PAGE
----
Tuesday, January 24, 2012

Burns Night Dinner Dance: The Dinner

With my kilt on, we headed off to the Robert Burns Dinner Dance & Ceilidh Event last Saturday night. Naturally, the night began as you might imagine: a happy hour with drinks at the bar. After about 45 minutes (enough time for all the later comers and kilt-wearing-challenged people to arrive fashionably late), we were called in to dinner. 

The dinner began with the ceremonial presentation of the haggis. Three men came in. The first was a bagpiper. The second carried the haggis on a plate. The third followed him with two bottles of scotch (at least I assume it was scotch) which he would rotate in the air as if cranking a bicycle pedal. Arriving at the presentation table, the second man recited from memory Burns's Address to A Haggis. Burns calls the haggis "Great chieftain o' the puddin-race" among other praises in this poem. Check the link above for the complete text (which also provides a "translation" into contemporary English). He then cut it open with a great slash of his sword. The three men each had a shot of scotch. They then marched the haggis back out, presenting it to the delighted crowd.

Address to a Haggis

Exit of the haggis, smelling nice

Next came grace, also composed by Burns:
The Selkirk Grace

Some hae meat and canna eat,
And some wad eat that want it;
But we hae meat, and we can eat,
And sae the Lord be thankit.
The meal was served in three courses. The first course had a choice of Scotch broth or Scottish smoked salmon. My wife and I both chose the salmon. It came with a salad and brown bread and was excellent.

The second course was the main entree. We had a choice of chicken breast stuffed with haggis or braised beef in rich onion gravy. We wimped out and got the beef. I feel justified since I had haggis in Edinburgh a few months back. Following on my principle of trying out new things at least once, I had fulfilled my haggis duty back in November (I also had it five years ago on a previous trip to the British Isles). It tastes alright but conceptually it's, shall we say, hard to swallow. We might buy some this week to serve on Wednesday, but I wouldn't bet anything valuable on it. A medley of vegetables were served, along with boiled potatoes and roasted potatoes.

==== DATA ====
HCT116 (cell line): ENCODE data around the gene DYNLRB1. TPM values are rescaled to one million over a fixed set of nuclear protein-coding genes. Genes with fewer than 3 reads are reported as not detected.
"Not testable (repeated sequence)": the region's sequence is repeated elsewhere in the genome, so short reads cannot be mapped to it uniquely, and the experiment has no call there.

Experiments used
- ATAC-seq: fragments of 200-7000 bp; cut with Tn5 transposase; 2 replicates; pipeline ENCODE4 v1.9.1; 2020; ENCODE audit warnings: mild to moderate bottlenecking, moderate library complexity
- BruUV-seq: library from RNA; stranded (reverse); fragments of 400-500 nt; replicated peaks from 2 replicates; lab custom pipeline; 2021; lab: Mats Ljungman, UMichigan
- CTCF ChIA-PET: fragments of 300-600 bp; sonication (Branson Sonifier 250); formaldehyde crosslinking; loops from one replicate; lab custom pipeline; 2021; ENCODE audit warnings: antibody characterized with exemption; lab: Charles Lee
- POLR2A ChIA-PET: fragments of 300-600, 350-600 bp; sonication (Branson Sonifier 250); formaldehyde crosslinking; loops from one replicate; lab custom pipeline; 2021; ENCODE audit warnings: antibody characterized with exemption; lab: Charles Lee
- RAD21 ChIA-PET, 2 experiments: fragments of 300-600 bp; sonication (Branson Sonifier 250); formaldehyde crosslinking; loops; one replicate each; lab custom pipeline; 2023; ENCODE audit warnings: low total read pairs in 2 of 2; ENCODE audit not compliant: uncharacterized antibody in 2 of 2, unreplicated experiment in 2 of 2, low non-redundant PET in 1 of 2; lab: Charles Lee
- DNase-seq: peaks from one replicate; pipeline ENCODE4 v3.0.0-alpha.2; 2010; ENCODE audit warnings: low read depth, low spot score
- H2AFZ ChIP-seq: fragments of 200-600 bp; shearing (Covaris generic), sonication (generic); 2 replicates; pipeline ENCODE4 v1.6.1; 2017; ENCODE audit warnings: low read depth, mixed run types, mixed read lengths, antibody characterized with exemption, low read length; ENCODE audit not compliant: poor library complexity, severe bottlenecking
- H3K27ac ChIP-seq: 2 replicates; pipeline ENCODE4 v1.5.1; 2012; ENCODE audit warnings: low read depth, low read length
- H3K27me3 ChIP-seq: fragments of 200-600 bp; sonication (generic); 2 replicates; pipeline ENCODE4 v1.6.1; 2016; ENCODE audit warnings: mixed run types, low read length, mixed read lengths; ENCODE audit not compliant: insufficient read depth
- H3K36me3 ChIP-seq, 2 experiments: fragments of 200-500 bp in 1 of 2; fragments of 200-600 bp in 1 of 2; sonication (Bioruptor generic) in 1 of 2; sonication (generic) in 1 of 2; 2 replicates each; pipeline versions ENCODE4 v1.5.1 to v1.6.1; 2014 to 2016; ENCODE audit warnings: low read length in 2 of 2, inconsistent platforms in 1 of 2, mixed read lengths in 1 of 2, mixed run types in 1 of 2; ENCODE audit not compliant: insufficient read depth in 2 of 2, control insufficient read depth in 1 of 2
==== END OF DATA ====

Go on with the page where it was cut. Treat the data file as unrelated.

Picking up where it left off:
The final course was dessert, with a choice of chocolate and macaroon flan or the more traditional cranachan (toasted oats, raspberries, honey and whiskey bound with cream). My wife had the flan and I had the cranachan. We shared tastes of the desserts. The usual coffee and tea was provided.

The meal was excellent, though for us it took too long because we wanted to get to the dancing. For a three course meal, I thought it was served quite efficiently considering the size of the crowd (about 150 people).

If you want to host your own Burns Night supper, check out the guidance here. They have recipes for the menu and advice on music, poems, toasts, and tartans.

1 comment:

  1. Please don't ever write about haggis in this blog again. I just lost my appetite!
    - Nate